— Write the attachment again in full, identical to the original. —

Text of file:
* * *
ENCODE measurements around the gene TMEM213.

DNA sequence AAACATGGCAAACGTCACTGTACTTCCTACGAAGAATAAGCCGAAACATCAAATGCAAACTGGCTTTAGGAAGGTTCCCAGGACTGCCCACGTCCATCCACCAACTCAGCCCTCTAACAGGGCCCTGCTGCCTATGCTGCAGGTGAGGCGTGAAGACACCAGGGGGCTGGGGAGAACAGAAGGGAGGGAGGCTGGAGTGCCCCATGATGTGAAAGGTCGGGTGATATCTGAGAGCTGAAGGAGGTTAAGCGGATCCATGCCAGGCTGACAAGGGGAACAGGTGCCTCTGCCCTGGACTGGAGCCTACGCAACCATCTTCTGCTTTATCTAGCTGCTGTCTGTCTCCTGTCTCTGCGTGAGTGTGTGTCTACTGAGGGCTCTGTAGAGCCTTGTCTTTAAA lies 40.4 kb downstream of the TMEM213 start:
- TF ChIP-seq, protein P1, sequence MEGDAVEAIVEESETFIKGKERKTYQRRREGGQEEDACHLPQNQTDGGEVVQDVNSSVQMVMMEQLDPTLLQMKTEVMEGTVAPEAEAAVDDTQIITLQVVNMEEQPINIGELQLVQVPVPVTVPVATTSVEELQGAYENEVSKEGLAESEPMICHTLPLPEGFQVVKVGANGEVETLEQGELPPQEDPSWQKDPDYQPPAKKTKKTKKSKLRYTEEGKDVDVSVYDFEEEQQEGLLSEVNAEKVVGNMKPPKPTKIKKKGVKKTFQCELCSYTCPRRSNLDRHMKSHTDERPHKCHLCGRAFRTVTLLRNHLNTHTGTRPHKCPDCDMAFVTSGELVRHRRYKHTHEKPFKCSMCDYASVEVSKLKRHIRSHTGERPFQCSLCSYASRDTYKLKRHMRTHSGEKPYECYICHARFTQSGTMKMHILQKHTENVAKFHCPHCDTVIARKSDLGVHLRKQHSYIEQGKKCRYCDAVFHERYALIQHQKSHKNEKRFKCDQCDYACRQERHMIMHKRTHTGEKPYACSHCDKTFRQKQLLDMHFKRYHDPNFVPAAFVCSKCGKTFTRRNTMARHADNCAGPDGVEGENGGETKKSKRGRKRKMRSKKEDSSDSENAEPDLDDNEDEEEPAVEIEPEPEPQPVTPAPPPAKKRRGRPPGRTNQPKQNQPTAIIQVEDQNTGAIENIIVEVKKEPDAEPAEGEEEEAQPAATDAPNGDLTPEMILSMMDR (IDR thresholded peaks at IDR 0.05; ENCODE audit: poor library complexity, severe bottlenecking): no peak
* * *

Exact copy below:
ENCODE measurements around the gene TMEM213.

DNA sequence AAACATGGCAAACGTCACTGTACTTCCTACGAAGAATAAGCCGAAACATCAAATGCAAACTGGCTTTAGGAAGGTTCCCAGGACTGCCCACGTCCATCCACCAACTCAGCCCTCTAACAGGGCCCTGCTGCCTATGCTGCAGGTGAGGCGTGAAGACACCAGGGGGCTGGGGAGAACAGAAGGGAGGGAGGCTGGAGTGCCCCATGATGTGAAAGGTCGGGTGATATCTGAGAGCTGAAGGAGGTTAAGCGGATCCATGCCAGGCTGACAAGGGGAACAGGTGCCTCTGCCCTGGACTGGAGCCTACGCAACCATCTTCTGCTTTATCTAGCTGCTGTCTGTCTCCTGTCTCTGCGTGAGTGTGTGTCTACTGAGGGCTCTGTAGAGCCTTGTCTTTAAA lies 40.4 kb downstream of the TMEM213 start:
- TF ChIP-seq, protein P1, sequence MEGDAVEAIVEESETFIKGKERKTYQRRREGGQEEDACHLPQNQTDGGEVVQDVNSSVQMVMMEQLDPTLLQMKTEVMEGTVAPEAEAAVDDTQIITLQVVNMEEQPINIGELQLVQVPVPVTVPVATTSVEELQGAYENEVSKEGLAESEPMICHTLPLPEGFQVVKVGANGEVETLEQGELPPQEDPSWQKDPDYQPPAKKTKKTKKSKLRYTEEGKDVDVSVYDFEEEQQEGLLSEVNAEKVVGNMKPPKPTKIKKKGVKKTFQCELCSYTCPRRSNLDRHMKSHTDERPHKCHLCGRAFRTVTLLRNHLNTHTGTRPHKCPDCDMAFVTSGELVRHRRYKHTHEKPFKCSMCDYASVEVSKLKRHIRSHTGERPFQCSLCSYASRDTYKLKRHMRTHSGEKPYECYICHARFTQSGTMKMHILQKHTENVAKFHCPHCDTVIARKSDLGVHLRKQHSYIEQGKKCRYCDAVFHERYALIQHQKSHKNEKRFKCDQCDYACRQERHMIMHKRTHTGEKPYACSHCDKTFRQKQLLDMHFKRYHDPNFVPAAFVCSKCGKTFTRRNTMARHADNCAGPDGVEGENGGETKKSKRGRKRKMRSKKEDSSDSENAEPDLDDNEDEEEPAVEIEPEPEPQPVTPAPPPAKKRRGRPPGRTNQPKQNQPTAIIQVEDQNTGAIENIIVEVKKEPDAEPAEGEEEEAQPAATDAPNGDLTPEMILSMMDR (IDR thresholded peaks at IDR 0.05; ENCODE audit: poor library complexity, severe bottlenecking): no peak